A Co. Leitrim surname. O’Roddy, a Donegal name is believed to be unconnected.
Has several origins including rua the Irish for red. See Ormond. It may also be synonymous with the English surname Rowe or a shortened from of McEnroe.
Originated in Co. Armagh and once a family of considerable importance. Also derived from rua and found in Co. Leitrim.
Rogers, Rodgers
English surnames which are also translations of MacRory in Ulster. Found throughout the country but rare in Munster. A common name among Cromwellian adventurers.
Found mainly in Cos. Kerry and Cork.
A Mayo surname which in most cases is now Rowley
See Ralph.
Ronan, Ronayne
Possibly derived from the Irish word for a seal. Found mainly in east Cork, but also in Dublin and Mayo.
Originated in Co. Down and found in the other provinces but rarely in Munster. In parts of west Ulster and north Connacht it is sometimes an abbreviation of Mulrooney. Common in Mayo
Originated in Cos. Tyrone and Derry and in some instances has become Rogers or Rodgers
An English surname on record in Ireland as far back as the 14th century, but the main family of that name settled in Limerick in the mid-1600s.
Roseman, Rosemond
Arrived from England in the 17th century and became established in Cos. Longford and Cavan. Originated in Germany.
A rare Co. Kerry surname.
Of Scottish origin and found mainly in Ulster. Elsewhere it maybe of English origin.
Of the earliest English families who settled in the south east of the country which the surname is still mainly found.
Derived from the Norse word for red. They settled in Kilkenny in the 1300s and were counted among the city’s ‘Ten Tribes’. In recent times the name has been changed to Ruth and Routh.
Rouine, Rowine
a Co. Clare and south Galway variant of Ruane.
Rountree, Roantree
Derived from the Rowan tree and sometimes spelt Roundtree. Found mainly in Cavan and Armagh.
(O) Rourke
In Irish O’Ruairc in Irish. Originated in Co. Leitrim. One of the great families of Brefni (the other being O’Reilly?). Though Ruairc is derived from a Norse first name the surname is not of Norse origin.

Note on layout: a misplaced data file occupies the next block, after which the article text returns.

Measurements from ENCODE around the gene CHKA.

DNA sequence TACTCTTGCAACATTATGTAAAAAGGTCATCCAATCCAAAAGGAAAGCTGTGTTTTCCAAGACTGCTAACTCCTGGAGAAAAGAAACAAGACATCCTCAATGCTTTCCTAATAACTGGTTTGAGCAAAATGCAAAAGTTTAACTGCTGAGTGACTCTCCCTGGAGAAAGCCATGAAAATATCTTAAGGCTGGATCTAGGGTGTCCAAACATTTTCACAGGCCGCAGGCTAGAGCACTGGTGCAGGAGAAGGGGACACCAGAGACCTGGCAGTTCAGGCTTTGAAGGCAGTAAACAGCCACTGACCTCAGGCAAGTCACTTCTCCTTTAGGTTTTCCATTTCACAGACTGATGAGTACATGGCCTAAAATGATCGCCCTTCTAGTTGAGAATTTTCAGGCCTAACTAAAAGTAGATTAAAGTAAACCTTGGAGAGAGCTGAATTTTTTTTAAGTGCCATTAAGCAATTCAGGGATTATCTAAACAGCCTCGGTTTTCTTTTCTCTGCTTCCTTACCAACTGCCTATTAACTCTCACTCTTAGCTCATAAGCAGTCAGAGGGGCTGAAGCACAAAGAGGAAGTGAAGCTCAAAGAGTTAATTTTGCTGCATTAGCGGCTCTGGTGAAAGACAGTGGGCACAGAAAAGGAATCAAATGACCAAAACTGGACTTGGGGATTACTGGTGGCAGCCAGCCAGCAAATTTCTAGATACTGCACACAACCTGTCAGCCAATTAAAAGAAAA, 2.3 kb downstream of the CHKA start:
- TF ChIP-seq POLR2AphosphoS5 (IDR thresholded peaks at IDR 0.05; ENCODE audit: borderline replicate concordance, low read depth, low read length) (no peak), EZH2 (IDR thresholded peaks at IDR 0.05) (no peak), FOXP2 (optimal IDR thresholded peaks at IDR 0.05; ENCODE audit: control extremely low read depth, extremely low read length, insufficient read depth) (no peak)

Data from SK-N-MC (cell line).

Sometimes a variant of Ruane and Rohan. Occasionally of English origin and derived from the Rowan tree.
See Roe.
Rowland, Rowley
An anglicisation of Rolan except in north east Ulster where it is of English origin.
Found mostly in Wexford and rarely outside that county. Originally a Quaker surname.
Derived from roi the French for king, this English surname is rare in Ireland where in most instances it is an abbreviation of McIlroy. See Ray, which is also derived from roi.
An English surname derived from rye croft. Found in Co. Cork since the 17th century. Raycroft and Raecroft are variations.
An different spelling of Ronayne.
(O) Ruane
Another surname derived from rua meaning red. Originated in east Co. Galway and in parts of Co. Mayo has evolved into Ryan.
A variation of Roddy.
Two different origins; in Co. Mayo it is a translation of Ó Luachra (luach being the Irish for rush), in Co. Monaghan it is an English surname derived from the Norman de Russhe. Ros in Irish has four meanings, the most common being a wood.
Derived from the Old-French meaning a red-haired person and found in Ireland since the Norman invasion notably in Ulster and Leinster. It is also an anglicised version of the Huguenot Rossel.
See Rothe.
a variation on Ryle.
The origin of one of Ireland’s most common surnames in unclear. It is the most numerous surname in Co. Tipperary. Originally Mulryan, in most cases now abbreviated to Ryan. The family name which originated in Co. Carlow is not a shortened form of Mulryan.
An English surname adopted by members of the Markey and Markahan families. Marcach is the Irish for rider.
Riall, Ryall and Rahill are other form of this name. Ryle is mainly found in Co. Kerry. The Irish translation Ó Raghill is regarded as an shortened form of O Raghailligh , the Irish for O’Reilly.